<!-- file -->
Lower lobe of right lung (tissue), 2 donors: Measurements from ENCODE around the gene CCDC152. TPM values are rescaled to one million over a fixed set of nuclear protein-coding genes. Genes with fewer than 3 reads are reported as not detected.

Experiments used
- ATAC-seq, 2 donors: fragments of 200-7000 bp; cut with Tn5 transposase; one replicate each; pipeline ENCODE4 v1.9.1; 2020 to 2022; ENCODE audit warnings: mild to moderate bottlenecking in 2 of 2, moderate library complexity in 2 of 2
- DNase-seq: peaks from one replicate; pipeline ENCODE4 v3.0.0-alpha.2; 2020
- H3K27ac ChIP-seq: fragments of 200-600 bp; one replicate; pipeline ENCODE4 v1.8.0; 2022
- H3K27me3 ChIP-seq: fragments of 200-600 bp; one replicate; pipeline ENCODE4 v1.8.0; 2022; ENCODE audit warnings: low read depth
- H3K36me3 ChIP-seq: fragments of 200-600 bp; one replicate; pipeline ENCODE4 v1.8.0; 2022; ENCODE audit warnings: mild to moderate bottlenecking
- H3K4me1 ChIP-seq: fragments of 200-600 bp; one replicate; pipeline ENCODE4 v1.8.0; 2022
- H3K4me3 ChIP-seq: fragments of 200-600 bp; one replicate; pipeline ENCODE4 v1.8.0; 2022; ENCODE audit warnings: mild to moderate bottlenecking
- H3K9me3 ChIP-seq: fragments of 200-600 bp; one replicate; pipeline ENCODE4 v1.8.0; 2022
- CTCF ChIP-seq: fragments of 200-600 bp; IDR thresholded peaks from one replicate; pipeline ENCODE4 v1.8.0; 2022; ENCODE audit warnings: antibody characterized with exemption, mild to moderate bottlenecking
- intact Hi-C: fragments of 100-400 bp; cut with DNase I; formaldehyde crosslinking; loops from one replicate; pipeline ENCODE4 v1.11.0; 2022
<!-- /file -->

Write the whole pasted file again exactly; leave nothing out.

Lower lobe of right lung (tissue), 2 donors: Measurements from ENCODE around the gene CCDC152. TPM values are rescaled to one million over a fixed set of nuclear protein-coding genes. Genes with fewer than 3 reads are reported as not detected.

Experiments used
- ATAC-seq, 2 donors: fragments of 200-7000 bp; cut with Tn5 transposase; one replicate each; pipeline ENCODE4 v1.9.1; 2020 to 2022; ENCODE audit warnings: mild to moderate bottlenecking in 2 of 2, moderate library complexity in 2 of 2
- DNase-seq: peaks from one replicate; pipeline ENCODE4 v3.0.0-alpha.2; 2020
- H3K27ac ChIP-seq: fragments of 200-600 bp; one replicate; pipeline ENCODE4 v1.8.0; 2022
- H3K27me3 ChIP-seq: fragments of 200-600 bp; one replicate; pipeline ENCODE4 v1.8.0; 2022; ENCODE audit warnings: low read depth
- H3K36me3 ChIP-seq: fragments of 200-600 bp; one replicate; pipeline ENCODE4 v1.8.0; 2022; ENCODE audit warnings: mild to moderate bottlenecking
- H3K4me1 ChIP-seq: fragments of 200-600 bp; one replicate; pipeline ENCODE4 v1.8.0; 2022
- H3K4me3 ChIP-seq: fragments of 200-600 bp; one replicate; pipeline ENCODE4 v1.8.0; 2022; ENCODE audit warnings: mild to moderate bottlenecking
- H3K9me3 ChIP-seq: fragments of 200-600 bp; one replicate; pipeline ENCODE4 v1.8.0; 2022
- CTCF ChIP-seq: fragments of 200-600 bp; IDR thresholded peaks from one replicate; pipeline ENCODE4 v1.8.0; 2022; ENCODE audit warnings: antibody characterized with exemption, mild to moderate bottlenecking
- intact Hi-C: fragments of 100-400 bp; cut with DNase I; formaldehyde crosslinking; loops from one replicate; pipeline ENCODE4 v1.11.0; 2022